Digital Economy Success Factor #3: Collaborative Innovations
(Part 3 of 4, originally published on HBR.org)
For several years now digital has been an appendage to “business as usual.” But recently, digital transformations have reached the tipping point where digital has become “business as usual”; the tail has become the dog. Digital is not just part of the economy — it is the economy.
It’s an economy of limitless opportunities for some and disruption and displacement for others. Many firms — such has Kodak, Blockbuster, Sears, and Blackberry — were unable to adapt, while others are thriving. According to MIT Sloan research, the companies that are adapting to a digital world are 26% more profitable than their industry peers.
How are these thriving firms reinventing themselves, their supply chains, and their marketplaces? For an upcoming MIT symposium on the topic, we’re focusing on four main themes: customer expectations, product enhancements, collaborative innovations, and organizational forms.
Companies must become more innovative to better respond to the highly competitive, global business environment. Collaboration is indispensable for innovation, both within the company’s own boundaries and beyond, with customers, partners, startups, universities, and research communities.
Thriving companies are harnessing collaborative digital networks to build ecosystems, such as Amazon, PayPal, Fidelity, Aetna, Apple, and Microsoft. Ecosystems like these are moving beyond linear supply chains to partner with providers of complementary products and services (or sometimes even competitors). According to MIT research, companies with 50% or more of their revenues from digital ecosystems have higher revenues and higher profit margins than their industry’s average.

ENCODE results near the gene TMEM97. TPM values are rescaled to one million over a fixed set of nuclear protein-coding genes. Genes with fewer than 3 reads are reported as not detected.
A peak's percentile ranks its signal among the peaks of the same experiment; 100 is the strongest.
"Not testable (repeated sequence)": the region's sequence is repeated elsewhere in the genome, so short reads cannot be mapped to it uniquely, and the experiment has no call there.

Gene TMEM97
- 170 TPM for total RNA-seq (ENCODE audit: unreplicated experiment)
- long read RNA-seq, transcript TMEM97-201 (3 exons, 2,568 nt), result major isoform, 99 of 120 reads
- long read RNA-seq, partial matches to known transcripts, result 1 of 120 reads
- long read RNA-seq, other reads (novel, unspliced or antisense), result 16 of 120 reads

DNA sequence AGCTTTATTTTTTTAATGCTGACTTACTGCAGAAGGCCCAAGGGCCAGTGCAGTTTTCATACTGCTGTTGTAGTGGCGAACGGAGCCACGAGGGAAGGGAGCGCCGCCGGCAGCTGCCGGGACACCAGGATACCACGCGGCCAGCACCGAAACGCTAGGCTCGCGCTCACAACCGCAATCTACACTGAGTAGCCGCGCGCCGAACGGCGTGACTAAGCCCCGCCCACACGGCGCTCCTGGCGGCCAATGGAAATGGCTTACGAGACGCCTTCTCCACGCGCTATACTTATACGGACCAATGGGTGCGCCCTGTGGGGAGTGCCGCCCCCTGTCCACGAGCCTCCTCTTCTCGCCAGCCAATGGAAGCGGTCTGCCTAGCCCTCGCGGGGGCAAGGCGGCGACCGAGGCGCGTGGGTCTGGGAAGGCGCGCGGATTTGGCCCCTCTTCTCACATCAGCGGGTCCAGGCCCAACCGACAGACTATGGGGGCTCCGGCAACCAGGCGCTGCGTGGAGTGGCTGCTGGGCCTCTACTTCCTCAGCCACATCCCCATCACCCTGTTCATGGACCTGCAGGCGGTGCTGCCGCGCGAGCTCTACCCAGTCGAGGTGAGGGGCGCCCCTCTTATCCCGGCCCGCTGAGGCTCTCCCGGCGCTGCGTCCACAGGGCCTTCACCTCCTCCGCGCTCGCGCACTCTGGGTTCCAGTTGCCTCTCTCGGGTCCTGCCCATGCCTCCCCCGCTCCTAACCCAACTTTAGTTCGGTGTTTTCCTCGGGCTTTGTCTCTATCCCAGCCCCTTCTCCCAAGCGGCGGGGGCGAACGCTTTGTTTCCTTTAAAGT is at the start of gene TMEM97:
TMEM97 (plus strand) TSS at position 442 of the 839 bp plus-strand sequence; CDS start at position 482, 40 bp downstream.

Collaboration and ecosystems are particularly important in the emerging Internet of Things, where multiple companies across different industries must make sure that their offerings work with each other in a number of highly complex areas including health care, home automation, and smart cities.
Companies such as AUDI, Club Med, and mBank are competing with digital innovations by empowering local teams to build solutions quickly while helping them identify and leverage synergies. These companies are also creating accessible and reusable global platform components that give local solutions competitive advantages while at the same time coaching local teams in designing and learning from experiments.